But the National Park system, which turned one hundred in 2016, was also influenced by another person – a conservationist, zoologist and white supremacist named Madison Grant.
Grant wrote a book called The Passing of The Great Race, a breathtakingly racist treatise that was immensely popular when it was published in 1916. It armed generations of leaders with enough pseudoscience to justify segregation, eugenics, race war, workplace discrimination and the violent oppression of “inferior” races, particularly immigrants. Adolph Hitler cherished the slim volume, quoted from it in his speeches and allegedly wrote a letter to Grant calling it “his bible.”
The Yale and Columbia educated Grant traveled in high-tone circles, and his flattering notions of “Nordic” superiority was embraced by the Manhattan aristocracy, including the future president Teddy Roosevelt, who so loved Grant’s work that he wrote a letter that was turned into a blurb for the book.
Grant was the real deal. If you like the Bronx Zoo, you can thank him. If you like Yellowstone Park, tip your cap to Grant. And if you suspect that immigrants are sub-human criminals bringing disease and disorder, then the ghost of Grant may be whispering in your ear.
At the time of Grant’s greatest influence, Jim Crow was in full swing and along with it, the Great Migration, as desperate people moved North and West looking to escape the caste system of racial segregation. Grant and his cronies envisioned the National Parks as a respite for white men who needed to refresh their spirits in the face of this insidious urbanization; their refreshment came at the expense of indigenous people whose land was ripped away, destroying treaties along with their lives.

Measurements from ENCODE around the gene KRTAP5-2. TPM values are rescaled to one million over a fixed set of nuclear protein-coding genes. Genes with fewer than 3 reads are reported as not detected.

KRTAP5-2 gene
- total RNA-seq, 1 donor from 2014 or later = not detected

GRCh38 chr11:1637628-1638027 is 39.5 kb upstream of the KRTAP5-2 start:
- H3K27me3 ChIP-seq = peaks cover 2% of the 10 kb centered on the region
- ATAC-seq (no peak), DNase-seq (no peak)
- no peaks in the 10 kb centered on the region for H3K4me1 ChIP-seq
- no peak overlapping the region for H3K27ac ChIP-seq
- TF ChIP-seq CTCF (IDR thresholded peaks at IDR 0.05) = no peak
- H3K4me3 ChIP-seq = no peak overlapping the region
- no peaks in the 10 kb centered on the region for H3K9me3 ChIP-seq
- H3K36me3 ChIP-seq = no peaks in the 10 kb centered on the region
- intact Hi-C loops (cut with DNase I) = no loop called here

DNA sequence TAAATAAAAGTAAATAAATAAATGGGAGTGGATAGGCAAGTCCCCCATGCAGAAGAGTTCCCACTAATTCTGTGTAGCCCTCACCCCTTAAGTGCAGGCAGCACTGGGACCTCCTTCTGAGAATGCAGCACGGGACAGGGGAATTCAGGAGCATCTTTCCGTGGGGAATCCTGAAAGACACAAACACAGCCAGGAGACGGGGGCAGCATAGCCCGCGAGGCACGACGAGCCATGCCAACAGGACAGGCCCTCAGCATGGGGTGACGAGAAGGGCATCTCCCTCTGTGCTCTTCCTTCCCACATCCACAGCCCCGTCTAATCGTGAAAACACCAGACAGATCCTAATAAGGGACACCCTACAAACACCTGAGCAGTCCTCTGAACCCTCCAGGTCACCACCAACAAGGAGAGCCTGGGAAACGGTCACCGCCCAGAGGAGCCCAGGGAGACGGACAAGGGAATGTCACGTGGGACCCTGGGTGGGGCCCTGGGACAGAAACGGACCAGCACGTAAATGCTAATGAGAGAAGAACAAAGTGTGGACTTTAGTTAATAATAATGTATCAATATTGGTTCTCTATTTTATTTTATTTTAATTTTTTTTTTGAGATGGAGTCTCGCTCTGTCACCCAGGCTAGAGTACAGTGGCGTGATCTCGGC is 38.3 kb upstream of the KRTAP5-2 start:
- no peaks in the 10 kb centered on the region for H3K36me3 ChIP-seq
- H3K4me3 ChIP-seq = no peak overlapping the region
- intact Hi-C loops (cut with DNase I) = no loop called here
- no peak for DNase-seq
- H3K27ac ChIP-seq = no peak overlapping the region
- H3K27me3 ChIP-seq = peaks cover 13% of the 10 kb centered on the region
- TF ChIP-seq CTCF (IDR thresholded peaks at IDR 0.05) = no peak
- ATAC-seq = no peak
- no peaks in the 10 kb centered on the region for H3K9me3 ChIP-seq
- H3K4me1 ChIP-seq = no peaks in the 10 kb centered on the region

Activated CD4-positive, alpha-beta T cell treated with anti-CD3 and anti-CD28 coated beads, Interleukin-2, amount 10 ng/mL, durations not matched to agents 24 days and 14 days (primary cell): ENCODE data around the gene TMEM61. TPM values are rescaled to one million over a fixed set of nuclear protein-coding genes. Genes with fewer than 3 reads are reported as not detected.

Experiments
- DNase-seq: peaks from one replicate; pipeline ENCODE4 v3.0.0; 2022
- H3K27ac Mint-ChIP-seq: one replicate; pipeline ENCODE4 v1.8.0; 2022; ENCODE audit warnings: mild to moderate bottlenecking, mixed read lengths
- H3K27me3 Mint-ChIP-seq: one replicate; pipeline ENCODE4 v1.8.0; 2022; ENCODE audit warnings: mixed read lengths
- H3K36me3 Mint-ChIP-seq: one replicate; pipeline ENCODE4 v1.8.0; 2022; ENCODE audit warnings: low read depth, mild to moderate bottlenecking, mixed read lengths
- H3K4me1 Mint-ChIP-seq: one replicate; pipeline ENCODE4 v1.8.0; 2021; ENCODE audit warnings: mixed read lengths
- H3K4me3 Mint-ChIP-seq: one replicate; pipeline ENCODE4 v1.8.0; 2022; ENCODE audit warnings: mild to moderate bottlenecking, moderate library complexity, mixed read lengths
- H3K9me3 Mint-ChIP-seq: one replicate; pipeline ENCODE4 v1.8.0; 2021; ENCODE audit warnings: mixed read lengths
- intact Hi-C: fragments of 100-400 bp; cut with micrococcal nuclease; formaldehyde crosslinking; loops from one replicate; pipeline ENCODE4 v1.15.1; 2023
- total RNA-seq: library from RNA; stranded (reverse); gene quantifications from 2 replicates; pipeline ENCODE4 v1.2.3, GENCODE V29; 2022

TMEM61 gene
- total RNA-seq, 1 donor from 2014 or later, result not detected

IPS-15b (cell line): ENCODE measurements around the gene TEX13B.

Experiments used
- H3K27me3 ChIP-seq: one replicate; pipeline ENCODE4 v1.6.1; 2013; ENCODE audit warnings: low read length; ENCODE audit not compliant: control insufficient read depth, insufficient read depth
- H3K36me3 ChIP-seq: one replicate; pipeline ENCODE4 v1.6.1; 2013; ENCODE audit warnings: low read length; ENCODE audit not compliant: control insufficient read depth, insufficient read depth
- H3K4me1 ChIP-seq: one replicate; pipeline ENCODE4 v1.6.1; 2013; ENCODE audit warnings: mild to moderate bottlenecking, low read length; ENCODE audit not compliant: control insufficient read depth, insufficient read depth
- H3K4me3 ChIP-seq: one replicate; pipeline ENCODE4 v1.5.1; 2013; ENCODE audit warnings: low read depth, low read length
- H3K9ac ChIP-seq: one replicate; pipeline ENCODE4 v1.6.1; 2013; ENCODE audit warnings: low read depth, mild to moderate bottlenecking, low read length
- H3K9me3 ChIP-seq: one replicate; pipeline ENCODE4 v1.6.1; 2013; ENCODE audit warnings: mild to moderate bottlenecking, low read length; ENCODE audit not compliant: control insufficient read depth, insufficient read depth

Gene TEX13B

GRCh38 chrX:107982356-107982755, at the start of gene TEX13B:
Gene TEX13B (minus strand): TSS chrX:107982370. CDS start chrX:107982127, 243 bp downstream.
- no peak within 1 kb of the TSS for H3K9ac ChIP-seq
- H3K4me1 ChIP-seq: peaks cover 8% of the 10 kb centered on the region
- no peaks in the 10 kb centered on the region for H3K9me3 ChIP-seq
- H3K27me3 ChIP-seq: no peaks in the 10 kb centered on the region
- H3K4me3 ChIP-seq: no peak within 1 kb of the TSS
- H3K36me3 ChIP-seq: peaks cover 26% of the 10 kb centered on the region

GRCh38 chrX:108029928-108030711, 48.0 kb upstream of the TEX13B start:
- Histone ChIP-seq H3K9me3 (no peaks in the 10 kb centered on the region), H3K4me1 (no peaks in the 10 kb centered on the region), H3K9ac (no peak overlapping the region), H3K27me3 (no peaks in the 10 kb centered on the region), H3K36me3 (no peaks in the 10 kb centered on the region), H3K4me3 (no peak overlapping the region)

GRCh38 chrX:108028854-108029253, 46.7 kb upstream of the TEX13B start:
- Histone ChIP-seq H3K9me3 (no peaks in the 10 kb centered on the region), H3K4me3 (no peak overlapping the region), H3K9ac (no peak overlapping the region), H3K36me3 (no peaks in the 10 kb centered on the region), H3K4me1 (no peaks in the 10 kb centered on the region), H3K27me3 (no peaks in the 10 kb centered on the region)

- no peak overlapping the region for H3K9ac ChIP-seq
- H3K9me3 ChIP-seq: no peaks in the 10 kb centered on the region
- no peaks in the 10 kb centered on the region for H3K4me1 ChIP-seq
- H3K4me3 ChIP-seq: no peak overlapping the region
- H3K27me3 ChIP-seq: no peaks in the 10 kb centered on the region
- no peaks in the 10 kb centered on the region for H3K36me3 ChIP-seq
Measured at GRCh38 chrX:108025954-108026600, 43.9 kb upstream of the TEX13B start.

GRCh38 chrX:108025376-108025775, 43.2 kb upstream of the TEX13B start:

The National Park Service has been working to reckon with their own complicated past, and I acknowledge this work. Their diversity report is not good. The vast majority of their employees have always been white, as is the Park Foundation board. Park visitors are primarily white, and numerous surveys show that people of color feel unwelcome in these natural spaces – citing racist treatment from park police and rangers, feeling unwelcome and priced out of lodging, and in general, worried about being safe, protected and experiencing fair and equal service.
Part of the work has been a welcome debate about whether or not to fully acknowledge the influence of Grant, America’s racist uncle.
“The way we navigate that history is by not flinching,” Michael Brune, Sierra Club’s executive director told CityLab. “It is true that there were a lot of individuals who were white supremacists or eugenicists or who were making racist comments who were part of the beginning of the conservation movement, or who fought successfully to create national parks. So it’s important to understand our history as a movement, and, as a country, learn from it.”
Sure, easy to say when you’ve got sweet John Muir on your side, but I wholeheartedly agree.
Grant and his ilk are part of the reason why there isn’t a legacy of park rangers of color, or for that matter, conservationists, fly shop owners, hiking guides and people of every hue refreshing their spirits and enjoying the trout the Lord made. That nobody in subsequent leadership sought to excise his influence made it systemic. There’s your pipeline problem, and we need to talk about it.
And then go fishing. Tight lines, good people.